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Interpol issues Red Notices for six indicted ex-FIFA officials and execs

At the request of U.S. authorities, Interpol Red Notices — or international wanted persons alerts — have been issued for two former FIFA officials and four corporate executives for charges including racketeering, conspiracy, and corruption.

A 47-count indictment was unsealed last week in federal court in Brooklyn, New York, charging 14 defendants with a 24-year corruption scheme at the heart of international soccer.

The guilty pleas of four individual defendants and two corporate defendants were also unsealed.

Interpol issued Red Notices for:

Jack Warner, Trinidad & Tobago national, former FIFA vice president and executive committee member, CONCACAF president, CFU president and Trinidad and Tobago Football Federation (TTFF) special adviser.

Nicolás Leoz, Paraguayan national, former FIFA executive committee member and CONMEBOL president.

Alejandro Burzaco, Argentine national, controlling principal of Torneos y Competencias S.A., a sports marketing business based in Argentina, and its affiliates.

Hugo Jinkis and Mariano Jinkis, Argentine nationals, controlling principals of Full Play Group S.A., a sports marketing business based in Argentina, and its affiliates.

José Margulies (also known as José Lazaro), Brazilian national, controlling principal of Valente Corp. and Somerton Ltd., broadcasting businesses.

When the indictments were unsealed in New York last week, police in Switzerland arrested at least six soccer officials at the request of the United States.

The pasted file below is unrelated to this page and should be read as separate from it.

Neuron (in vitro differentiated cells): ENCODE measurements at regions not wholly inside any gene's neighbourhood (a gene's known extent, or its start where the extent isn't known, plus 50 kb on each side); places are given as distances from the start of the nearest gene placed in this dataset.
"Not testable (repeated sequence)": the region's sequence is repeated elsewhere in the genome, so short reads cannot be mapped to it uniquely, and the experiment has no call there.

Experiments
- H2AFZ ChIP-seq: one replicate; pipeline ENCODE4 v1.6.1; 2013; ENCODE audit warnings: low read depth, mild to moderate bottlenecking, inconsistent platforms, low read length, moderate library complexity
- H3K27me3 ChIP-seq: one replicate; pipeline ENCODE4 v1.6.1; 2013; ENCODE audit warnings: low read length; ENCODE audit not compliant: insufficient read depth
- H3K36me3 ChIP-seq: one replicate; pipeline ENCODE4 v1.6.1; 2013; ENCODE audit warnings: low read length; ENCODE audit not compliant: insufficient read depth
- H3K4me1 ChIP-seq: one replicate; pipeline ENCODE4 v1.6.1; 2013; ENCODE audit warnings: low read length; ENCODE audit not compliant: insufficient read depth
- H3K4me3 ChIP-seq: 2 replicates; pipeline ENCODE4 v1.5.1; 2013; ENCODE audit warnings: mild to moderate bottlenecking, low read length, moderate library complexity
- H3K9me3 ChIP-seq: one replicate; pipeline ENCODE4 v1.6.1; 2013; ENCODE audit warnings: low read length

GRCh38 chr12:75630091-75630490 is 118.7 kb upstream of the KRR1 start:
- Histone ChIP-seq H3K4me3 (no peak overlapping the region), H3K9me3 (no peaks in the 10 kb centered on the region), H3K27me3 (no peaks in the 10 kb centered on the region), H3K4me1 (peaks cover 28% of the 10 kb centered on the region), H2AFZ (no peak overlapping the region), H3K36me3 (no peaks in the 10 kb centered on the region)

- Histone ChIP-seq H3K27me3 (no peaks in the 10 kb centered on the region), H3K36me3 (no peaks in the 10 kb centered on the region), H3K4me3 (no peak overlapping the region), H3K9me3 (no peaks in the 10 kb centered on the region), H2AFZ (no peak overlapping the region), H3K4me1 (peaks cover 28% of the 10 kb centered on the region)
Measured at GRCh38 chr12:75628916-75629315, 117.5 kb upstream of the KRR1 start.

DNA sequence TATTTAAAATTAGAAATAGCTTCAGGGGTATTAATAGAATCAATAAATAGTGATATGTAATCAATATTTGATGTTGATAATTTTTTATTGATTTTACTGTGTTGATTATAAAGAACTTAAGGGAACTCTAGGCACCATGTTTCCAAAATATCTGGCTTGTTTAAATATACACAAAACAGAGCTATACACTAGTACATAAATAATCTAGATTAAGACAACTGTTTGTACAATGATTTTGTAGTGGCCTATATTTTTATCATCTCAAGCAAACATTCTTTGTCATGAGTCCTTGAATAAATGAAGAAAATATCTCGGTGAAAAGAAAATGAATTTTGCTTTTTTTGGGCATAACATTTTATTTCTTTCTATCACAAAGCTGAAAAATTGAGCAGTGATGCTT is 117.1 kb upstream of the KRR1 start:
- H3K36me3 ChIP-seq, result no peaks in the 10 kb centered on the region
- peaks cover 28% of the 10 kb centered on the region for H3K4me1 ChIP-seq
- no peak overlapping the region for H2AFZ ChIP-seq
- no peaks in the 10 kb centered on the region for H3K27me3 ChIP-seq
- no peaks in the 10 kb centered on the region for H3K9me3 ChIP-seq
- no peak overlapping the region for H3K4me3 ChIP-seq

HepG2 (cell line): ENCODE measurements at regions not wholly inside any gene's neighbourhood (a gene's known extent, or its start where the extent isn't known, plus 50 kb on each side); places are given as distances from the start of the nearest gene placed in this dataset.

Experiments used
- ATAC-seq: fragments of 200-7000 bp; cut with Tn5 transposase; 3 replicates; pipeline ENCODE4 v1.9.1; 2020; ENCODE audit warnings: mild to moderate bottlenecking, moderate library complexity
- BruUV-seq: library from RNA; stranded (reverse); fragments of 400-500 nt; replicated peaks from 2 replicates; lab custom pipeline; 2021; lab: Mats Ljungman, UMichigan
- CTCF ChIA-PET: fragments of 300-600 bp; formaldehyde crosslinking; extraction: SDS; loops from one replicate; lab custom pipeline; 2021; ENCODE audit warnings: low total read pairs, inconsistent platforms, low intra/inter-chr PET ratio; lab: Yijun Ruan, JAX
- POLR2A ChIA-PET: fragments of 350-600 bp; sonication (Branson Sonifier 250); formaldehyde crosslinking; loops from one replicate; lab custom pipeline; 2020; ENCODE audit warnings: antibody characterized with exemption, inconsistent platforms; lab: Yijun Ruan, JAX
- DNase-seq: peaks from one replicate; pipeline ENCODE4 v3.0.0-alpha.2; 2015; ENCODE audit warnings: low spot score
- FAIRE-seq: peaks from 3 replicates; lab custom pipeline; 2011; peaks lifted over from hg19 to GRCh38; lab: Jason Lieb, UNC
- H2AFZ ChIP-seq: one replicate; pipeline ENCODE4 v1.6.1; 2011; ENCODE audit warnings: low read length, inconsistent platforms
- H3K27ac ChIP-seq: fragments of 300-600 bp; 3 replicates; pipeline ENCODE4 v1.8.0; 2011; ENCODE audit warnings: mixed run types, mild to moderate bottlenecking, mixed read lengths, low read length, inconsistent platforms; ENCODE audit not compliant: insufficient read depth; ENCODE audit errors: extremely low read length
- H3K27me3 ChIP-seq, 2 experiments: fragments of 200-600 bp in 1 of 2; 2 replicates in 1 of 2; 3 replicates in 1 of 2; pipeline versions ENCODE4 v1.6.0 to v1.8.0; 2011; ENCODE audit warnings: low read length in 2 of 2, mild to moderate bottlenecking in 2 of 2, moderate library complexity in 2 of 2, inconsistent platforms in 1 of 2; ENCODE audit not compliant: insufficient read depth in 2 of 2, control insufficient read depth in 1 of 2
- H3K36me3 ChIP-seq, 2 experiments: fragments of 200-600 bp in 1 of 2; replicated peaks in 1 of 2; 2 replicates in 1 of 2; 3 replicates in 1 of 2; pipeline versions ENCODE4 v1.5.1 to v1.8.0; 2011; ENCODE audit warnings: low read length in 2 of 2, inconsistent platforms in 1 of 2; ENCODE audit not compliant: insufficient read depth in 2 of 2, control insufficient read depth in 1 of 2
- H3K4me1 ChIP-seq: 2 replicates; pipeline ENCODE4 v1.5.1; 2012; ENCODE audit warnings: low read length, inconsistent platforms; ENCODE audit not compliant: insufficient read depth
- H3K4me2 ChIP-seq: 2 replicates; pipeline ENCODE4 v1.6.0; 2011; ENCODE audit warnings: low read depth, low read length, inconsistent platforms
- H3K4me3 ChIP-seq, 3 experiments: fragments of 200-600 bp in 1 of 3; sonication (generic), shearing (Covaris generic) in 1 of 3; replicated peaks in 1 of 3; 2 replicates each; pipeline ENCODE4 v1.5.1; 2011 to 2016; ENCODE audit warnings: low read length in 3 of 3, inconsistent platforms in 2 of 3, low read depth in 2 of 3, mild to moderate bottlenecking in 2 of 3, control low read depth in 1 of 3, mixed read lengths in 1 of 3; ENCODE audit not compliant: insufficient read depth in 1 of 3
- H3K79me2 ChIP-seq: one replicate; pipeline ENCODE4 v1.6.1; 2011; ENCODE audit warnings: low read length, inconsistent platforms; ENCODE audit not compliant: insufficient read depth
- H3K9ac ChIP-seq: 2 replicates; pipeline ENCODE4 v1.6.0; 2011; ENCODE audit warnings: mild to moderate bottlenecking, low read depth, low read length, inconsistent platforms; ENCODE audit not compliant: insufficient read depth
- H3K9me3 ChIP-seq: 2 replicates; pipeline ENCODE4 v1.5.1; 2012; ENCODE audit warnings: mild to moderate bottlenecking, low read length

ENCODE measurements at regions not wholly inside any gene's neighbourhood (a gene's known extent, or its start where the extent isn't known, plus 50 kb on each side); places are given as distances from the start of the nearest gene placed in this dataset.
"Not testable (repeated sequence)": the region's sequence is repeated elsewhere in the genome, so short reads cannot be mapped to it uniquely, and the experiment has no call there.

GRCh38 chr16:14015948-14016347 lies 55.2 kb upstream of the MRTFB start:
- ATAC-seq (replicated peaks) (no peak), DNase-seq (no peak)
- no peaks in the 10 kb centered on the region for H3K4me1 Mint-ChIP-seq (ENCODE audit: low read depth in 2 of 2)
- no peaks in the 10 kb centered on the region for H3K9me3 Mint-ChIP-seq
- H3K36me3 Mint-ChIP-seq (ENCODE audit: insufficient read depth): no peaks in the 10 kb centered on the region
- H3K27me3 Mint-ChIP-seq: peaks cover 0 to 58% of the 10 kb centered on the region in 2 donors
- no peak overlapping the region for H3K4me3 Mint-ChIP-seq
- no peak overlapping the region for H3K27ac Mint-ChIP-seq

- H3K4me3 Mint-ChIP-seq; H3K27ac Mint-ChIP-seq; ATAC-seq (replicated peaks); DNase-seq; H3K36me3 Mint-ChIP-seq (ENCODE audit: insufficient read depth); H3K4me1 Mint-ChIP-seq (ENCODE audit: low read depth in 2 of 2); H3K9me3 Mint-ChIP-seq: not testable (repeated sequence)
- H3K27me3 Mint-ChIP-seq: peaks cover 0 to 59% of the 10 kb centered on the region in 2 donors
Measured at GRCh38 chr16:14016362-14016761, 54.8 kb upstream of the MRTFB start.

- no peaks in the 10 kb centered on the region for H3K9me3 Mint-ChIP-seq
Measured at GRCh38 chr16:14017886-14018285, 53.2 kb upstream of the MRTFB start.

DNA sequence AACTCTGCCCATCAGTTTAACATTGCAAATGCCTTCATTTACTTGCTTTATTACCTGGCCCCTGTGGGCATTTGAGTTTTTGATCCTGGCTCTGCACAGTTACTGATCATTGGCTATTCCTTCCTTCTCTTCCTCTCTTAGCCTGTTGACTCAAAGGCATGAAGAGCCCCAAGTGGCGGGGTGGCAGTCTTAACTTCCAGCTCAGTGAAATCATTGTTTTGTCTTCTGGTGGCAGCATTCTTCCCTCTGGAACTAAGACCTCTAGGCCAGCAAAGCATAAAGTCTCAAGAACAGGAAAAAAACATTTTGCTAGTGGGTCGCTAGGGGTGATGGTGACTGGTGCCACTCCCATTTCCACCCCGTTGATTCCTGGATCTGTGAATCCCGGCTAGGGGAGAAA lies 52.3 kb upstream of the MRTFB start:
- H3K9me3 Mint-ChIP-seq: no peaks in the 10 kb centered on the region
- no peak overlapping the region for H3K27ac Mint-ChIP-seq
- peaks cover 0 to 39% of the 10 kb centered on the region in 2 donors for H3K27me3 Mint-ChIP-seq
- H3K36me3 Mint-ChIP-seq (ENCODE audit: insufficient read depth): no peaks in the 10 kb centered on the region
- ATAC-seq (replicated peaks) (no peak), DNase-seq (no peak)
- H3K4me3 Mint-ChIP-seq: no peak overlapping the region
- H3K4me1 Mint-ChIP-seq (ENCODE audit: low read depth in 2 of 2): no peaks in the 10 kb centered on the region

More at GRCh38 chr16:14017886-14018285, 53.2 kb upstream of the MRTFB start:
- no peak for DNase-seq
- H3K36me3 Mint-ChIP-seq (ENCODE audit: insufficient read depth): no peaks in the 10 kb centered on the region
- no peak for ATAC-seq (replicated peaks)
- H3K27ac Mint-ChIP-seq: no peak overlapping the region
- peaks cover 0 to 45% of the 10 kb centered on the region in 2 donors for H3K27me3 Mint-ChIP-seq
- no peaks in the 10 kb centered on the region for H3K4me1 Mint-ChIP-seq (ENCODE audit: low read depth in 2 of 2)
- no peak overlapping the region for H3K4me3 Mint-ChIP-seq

The arrests came as leaders of FIFA were holding their annual meeting near Zurich at the five-star Baur au Lac hotel.

Sepp Blatter, FIFA’s president since 1998, wasn’t charged. The 79-year-old was re-elected to the top post in a scheduled vote last Friday. But on Tuesday he resigned from FIFA.

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Interpol members (all countries except North Korea) have the right to request a Red Notice, asking other members to detain and extradite a wanted individual.

A Red Notice is not an international arrest warrant, and Interpol can’t compel any member country to arrest the subject of a Red Notice.

Interpol’s general secretariat doesn’t send officers to arrest individuals who are the subject of a Red Notice.

Only the law enforcement authorities of the Interpol member country where the individual is located have the legal authority to make an arrest.


Richard L. Cassin is the publisher and editor of the FCPA Blog. He can be contacted here.

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